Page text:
Books For Dummies: A Key to Information

Browsing a bookstore in the mid-’90s, a particular black and yellow spine really stood out in the stacks. The striking colors caught the eye, making the browser wonder what this book for dummies could teach them. 

The For Dummies books really found popularity during the height of the dot-com bubble halfway through the decade. Laypeople with no knowledge of computer technology were seeking out easily-digestible information about software, coding, and operating systems. While working for Bantam Doubleday Dell publishers in New York, IDG Books co-founder and CEO John Kilcullen overheard a computer software store customer lamenting his need for an easy-to-follow book about computers. Unknowingly titling their very first book, this customer said he was looking for “Something like DOS for Dummies”, and hence an entire series was born. Published by Kilcullen’s IDG Books, DOS for Dummies was written by Dan Gookin. His writing in DOS went on to inform the voice of the entire series, incorporating humor into these books designed to engage and educated novices. He would go on to write seven more books for the Dummies franchise, his last one to-date titled Android Tablets For Dummies. The first printing of DOS for Dummies was only 7,500 copies, giving no indication of what was to come for the series.

When DOS gave way to Microsoft Windows, author Andy Rathbone released Windows for Dummies, a title that would go on to sell more than 15 million copies, propelling it into the best-selling computer book of all time. Completely unrelated trivia that I couldn’t help but share: The character Mark “The Rat” Ratner in Fast Times at Ridgemont High is based on Rathbone. During Cameron Crowe’s research for the original book at Clairemont High School in San Diego, Rathbone and Crowe became friends. Rathbone would go on to publish 50 computer books.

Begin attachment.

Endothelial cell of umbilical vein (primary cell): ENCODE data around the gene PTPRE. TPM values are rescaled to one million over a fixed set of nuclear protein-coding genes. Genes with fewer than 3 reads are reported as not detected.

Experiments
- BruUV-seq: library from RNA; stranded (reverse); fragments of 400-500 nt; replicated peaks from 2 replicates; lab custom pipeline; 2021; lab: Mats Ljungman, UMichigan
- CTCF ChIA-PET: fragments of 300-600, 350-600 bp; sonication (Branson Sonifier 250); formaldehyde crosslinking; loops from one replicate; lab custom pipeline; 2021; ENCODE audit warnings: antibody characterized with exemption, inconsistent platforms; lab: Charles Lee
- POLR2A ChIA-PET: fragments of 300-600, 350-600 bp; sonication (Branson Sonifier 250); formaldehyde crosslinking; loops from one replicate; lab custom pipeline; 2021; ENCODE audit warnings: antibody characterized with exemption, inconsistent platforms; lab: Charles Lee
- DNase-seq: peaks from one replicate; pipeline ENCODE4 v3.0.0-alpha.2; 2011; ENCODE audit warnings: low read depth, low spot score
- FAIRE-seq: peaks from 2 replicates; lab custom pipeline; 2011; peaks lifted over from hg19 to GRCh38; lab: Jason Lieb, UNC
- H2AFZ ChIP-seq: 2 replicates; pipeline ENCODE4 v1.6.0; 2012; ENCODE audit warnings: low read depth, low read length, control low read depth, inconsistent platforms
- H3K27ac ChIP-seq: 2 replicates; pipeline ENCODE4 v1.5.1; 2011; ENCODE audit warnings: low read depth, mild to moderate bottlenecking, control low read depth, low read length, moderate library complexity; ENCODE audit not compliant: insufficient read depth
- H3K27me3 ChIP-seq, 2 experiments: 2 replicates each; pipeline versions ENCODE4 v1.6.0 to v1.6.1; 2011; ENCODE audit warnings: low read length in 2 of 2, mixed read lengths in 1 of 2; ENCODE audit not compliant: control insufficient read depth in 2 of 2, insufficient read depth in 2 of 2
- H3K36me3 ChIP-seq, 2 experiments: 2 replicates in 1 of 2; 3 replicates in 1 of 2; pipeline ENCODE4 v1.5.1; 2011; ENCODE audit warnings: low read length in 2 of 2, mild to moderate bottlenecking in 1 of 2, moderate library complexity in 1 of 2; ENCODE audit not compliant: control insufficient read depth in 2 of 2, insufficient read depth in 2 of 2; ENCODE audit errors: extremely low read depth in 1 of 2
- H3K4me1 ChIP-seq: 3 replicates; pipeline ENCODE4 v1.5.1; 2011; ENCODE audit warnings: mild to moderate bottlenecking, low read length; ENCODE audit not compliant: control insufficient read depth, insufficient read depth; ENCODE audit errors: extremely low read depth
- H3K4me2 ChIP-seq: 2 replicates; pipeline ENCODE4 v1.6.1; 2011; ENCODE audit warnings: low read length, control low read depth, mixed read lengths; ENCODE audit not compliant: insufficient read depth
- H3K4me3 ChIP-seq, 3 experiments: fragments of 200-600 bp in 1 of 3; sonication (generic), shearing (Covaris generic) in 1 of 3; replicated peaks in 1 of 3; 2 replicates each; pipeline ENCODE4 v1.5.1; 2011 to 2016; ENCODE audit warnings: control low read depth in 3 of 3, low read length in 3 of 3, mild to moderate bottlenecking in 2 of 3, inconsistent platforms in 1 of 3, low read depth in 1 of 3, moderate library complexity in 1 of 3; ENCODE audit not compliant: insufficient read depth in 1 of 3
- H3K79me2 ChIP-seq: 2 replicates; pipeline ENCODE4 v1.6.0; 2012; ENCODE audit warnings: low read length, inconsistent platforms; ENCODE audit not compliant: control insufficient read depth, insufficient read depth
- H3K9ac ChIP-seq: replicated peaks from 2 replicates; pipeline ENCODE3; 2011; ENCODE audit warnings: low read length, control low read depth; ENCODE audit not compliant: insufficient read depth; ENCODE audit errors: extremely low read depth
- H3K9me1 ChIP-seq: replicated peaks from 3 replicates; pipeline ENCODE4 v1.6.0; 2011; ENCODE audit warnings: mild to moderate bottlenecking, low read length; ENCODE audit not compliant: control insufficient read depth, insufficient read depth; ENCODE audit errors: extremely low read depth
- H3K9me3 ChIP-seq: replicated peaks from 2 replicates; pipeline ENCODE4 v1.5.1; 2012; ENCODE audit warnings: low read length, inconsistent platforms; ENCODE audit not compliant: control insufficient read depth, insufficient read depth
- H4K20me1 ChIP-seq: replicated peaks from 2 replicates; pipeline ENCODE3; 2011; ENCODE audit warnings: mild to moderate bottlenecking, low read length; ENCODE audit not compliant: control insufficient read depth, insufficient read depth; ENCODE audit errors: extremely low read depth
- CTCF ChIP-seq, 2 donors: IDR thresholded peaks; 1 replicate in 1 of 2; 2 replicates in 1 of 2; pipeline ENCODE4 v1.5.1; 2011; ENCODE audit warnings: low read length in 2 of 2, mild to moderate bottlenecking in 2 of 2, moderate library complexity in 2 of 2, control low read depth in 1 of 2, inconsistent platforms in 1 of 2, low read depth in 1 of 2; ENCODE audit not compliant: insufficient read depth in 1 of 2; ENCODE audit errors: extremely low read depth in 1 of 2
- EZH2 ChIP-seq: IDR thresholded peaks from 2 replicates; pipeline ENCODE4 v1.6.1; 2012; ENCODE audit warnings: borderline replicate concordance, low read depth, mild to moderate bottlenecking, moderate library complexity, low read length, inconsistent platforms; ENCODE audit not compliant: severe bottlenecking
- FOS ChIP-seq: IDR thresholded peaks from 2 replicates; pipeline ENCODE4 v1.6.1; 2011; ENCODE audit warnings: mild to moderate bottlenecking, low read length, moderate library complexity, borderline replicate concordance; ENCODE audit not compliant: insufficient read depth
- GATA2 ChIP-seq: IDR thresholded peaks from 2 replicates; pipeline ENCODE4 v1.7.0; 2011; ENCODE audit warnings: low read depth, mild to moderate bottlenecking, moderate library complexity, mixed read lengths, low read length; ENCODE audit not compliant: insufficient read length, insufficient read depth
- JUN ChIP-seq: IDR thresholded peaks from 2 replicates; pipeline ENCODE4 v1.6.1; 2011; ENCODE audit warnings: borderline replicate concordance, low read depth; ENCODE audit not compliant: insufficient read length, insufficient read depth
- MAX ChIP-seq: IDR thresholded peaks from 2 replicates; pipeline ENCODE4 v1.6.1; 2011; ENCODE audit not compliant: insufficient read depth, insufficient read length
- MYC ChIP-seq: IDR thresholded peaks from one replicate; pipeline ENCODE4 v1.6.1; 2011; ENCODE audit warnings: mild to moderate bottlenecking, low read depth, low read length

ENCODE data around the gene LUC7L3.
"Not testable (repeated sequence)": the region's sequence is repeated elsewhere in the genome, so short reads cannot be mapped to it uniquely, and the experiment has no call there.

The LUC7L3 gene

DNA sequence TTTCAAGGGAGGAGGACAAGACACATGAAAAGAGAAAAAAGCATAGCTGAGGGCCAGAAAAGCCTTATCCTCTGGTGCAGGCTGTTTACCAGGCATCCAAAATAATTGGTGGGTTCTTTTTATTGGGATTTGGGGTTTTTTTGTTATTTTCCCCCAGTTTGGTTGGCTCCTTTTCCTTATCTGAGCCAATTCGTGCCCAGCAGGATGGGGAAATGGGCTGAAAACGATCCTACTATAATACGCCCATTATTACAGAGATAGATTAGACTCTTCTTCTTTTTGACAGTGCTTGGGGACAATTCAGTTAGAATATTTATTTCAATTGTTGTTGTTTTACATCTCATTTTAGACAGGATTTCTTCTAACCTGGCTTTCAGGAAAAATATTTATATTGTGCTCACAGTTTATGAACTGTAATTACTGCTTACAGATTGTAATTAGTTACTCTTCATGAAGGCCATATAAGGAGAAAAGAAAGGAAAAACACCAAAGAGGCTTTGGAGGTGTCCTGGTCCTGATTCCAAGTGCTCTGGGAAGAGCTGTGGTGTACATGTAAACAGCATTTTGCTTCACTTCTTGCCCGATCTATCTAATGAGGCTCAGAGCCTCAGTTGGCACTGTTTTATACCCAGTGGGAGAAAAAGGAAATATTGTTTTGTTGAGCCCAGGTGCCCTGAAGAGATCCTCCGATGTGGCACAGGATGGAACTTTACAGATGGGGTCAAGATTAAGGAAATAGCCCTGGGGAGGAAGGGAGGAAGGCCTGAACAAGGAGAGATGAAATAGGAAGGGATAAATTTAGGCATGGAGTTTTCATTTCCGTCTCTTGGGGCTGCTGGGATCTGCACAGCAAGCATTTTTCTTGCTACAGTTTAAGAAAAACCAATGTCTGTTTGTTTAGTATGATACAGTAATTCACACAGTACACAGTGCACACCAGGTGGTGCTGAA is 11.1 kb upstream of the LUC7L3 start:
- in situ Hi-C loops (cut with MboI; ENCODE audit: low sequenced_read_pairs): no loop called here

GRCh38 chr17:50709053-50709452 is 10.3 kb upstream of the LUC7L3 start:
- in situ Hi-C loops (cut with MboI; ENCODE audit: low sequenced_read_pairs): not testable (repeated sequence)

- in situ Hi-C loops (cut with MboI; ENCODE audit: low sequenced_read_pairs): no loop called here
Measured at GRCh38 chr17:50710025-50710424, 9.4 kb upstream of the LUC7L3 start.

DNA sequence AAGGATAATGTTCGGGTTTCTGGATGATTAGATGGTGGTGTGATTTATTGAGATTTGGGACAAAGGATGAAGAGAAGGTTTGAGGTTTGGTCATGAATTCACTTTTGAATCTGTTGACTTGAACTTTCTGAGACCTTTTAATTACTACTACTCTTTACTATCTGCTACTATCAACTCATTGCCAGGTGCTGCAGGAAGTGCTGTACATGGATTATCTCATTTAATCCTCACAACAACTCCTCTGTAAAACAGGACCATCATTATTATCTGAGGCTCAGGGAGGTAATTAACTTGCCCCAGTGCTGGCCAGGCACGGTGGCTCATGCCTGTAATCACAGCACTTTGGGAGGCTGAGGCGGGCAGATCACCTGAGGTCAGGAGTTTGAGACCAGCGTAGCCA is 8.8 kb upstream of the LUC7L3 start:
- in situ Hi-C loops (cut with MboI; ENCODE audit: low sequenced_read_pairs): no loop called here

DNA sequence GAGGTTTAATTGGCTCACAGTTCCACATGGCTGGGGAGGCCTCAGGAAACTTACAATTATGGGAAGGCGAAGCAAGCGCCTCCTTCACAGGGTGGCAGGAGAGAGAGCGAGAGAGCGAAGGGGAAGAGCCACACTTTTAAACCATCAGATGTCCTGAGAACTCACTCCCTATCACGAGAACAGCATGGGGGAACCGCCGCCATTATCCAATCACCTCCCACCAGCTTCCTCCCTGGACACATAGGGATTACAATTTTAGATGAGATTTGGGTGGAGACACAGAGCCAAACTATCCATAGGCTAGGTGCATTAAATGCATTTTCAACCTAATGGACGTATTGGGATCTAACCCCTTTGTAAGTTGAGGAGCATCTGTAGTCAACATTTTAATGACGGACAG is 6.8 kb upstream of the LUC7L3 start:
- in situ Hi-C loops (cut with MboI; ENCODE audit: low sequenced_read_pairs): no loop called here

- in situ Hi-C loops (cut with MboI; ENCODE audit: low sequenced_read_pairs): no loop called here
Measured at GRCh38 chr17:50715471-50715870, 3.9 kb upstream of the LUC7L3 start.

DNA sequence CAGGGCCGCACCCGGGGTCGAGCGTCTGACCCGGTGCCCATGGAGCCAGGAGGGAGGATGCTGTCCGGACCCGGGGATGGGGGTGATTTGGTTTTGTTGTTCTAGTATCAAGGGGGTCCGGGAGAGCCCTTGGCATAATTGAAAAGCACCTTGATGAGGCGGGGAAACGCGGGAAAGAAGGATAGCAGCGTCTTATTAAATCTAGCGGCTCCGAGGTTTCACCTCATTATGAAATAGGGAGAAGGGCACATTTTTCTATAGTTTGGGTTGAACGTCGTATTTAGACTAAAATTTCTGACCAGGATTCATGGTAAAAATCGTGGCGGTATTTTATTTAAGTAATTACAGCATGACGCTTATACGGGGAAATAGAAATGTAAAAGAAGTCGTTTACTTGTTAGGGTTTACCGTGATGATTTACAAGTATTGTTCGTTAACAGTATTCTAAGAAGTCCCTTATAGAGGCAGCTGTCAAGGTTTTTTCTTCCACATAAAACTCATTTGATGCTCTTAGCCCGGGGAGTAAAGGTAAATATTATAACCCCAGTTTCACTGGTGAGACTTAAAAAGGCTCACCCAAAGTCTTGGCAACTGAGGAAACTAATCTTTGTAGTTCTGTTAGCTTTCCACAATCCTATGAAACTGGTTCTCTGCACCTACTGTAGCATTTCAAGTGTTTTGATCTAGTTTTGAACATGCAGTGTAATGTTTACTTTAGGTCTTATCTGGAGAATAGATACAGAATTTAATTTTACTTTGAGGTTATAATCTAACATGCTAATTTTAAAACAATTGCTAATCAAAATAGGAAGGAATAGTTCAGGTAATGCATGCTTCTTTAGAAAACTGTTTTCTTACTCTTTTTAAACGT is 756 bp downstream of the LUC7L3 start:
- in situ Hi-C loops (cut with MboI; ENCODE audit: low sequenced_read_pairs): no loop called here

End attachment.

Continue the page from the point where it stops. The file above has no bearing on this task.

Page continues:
The Dummies series employed a winning formula: simple language and bold icons called attention to important pieces of information. The sections organized into “parts” grouped related chapters together. And the work of comic Rich Tennant was incorporated throughout to bring a little levity to the subject matter. At the end of each book, a section called “The Parts of Tens” would provide a list of ten items. These items would give further resources or interesting information not included in the rest of the book.

The series, while initially focused on things like creating webpages and writing HTML, decided in 1994 to branch out into more general interest topics. The first non-technology related book in the Dummies series was titled Personal Finance For Dummies (and it remains the number one consumer title). Selling more than half a million copies, IDG realized it had a winner on its hands.  They would go on to publish such titles as Football For Dummies, Fitness For Dummies, and Etiquette For Dummies, just to name a few. Some were more popular than others. Sex for Dummies, a hugely popular title written by the famous Dr. Ruth Westheimer, was published in September 1995 to some pearl-clutching and couch-fainting.  The more esoteric titles didn’t have quite the same sales numbers.